autism; co-morbidity; psychiatric disorders; adolescents and adults; burden
Autism spectrum disorders (ASD) affect approximately 1 in 150 children across the U.S., and are characterized by abnormal social actions, language difficulties, repetitive or restrictive behaviors, and special interests. ASD include autism (autistic disorder), Asperger syndrome, and Pervasive Developmental Disorder not otherwise specified (PDD-NOS or atypical autism). High-functioning individuals may communicate with moderate-to-high language skills, although difficulties in social skills may result in communication deficits. Low-functioning individuals may have severe deficiencies in language, resulting in poor communication between the individual and others. Behavioral intervention programs have been developed for ASD, and are frequently adjusted to accommodate specific individual needs. Many of these programs are school-based and aim to support the child in the development of their skills, for use outside the classroom with family and friends. Strides are being made in understanding the factors contributing to the development of ASD, particularly the genetic contributions that may underlie these disorders. Mutant mouse models provide powerful research tools to investigate the genetic factors associated with ASD and its co-morbid disorders. In support, the BTBR T+tf/J mouse strain incorporates ASD-like social and communication deficits and high levels of repetitive behaviors. This commentary briefly reviews the reciprocal relationship between observations made during evidence-based behavioral interventions of high- versus low-functioning children with ASD and the accumulating body of research in autism, including animal studies and basic research models. This reciprocity is one of the hallmarks of the scientific method, such that research may inform behavioral treatments, and observations made during treatment may inform subsequent research.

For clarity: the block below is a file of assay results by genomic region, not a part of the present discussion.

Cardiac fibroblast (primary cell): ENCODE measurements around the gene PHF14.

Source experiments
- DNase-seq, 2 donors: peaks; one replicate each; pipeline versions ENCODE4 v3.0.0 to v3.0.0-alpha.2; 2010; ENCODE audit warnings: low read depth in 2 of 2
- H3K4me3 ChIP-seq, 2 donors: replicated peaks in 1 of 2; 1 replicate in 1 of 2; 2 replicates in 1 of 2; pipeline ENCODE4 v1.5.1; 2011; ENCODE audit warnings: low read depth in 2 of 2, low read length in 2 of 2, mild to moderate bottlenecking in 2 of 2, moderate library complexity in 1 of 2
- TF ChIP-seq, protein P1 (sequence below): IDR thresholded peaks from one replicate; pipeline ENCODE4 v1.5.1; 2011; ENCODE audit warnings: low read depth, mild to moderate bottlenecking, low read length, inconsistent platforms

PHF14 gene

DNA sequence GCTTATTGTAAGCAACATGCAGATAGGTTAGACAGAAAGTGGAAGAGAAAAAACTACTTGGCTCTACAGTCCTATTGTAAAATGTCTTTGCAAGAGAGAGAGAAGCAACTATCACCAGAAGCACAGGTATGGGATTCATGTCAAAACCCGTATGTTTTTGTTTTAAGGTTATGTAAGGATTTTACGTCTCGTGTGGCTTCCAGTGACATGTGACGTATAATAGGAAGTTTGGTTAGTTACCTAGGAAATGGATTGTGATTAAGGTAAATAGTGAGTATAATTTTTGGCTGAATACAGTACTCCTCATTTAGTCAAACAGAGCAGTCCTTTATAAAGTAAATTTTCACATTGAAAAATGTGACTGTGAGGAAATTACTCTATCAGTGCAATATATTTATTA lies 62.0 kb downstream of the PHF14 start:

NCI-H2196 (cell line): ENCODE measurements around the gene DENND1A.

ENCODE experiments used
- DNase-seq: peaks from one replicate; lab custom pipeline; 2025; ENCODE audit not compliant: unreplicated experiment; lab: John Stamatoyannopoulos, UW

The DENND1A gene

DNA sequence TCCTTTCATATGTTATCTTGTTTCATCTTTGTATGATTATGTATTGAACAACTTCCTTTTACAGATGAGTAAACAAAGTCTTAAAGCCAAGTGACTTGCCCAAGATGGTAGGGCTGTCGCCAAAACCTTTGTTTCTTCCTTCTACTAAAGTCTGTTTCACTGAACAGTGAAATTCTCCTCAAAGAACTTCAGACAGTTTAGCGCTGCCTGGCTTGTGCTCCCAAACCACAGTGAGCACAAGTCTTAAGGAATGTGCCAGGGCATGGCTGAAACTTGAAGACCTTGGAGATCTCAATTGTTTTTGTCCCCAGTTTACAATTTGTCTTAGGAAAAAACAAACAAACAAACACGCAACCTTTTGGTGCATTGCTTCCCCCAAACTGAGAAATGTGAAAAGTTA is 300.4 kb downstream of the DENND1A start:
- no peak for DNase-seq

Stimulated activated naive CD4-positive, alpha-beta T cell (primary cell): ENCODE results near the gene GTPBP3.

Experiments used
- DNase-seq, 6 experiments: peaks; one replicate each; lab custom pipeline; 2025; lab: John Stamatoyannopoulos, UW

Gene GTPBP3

autism spectrum disorders; social; communication; language; gender differences; behavior modeling; Picture Exchange Communication System; mice; genetics; BTBR; Center for Autism and Related Disabilities; education programs; translational research
Unstructured mother-toddler interactions were examined in 18-month-old high- and low-risk children subsequently diagnosed (n=12) or not diagnosed (n=21) with autism spectrum disorders (ASD) at 36 months. Differences in maternal sensitivity were not found as a function of emergent ASD status. A differential-susceptibility moderation model of child risk guided investigations linking maternal sensitivity to child behavior and language growth. Group status moderated the relation between sensitivity and concurrent child behavior problems, with a positive association present for children with emergent ASD. Maternal sensitivity at 18 months predicted expressive language growth from age two to three years among children with emergent ASD only. Findings underscore the importance of understanding parent-child interaction during this key period in the development of autism symptomatology.